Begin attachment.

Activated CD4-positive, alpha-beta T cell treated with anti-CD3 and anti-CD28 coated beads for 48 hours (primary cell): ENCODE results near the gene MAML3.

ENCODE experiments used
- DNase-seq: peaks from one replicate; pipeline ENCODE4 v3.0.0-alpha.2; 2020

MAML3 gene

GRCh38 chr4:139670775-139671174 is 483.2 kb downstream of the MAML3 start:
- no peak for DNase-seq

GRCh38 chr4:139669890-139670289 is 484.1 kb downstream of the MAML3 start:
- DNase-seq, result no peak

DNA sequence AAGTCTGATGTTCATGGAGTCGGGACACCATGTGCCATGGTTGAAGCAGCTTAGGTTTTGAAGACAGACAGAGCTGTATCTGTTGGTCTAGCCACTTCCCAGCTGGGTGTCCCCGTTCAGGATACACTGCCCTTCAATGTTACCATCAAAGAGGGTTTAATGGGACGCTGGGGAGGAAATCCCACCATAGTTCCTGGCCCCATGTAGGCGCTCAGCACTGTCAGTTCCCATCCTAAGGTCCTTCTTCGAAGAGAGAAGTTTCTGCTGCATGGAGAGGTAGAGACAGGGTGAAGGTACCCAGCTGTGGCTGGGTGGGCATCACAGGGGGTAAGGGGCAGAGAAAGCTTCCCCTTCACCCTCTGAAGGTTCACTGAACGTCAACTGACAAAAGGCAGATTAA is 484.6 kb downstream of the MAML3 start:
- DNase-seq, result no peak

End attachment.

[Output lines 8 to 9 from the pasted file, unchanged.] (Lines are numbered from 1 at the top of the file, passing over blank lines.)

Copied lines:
- DNase-seq, result no peak

DNA sequence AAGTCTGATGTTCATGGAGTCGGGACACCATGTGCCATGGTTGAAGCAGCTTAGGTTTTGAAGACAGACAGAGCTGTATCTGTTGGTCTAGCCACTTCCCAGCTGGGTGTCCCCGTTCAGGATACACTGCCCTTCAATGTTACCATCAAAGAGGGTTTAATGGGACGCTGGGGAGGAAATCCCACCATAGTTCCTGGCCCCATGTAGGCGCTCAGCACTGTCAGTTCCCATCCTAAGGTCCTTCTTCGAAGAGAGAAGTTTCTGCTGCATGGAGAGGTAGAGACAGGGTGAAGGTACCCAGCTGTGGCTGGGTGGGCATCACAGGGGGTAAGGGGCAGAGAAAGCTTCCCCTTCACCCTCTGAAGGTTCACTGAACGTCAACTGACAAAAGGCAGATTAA is 484.6 kb downstream of the MAML3 start: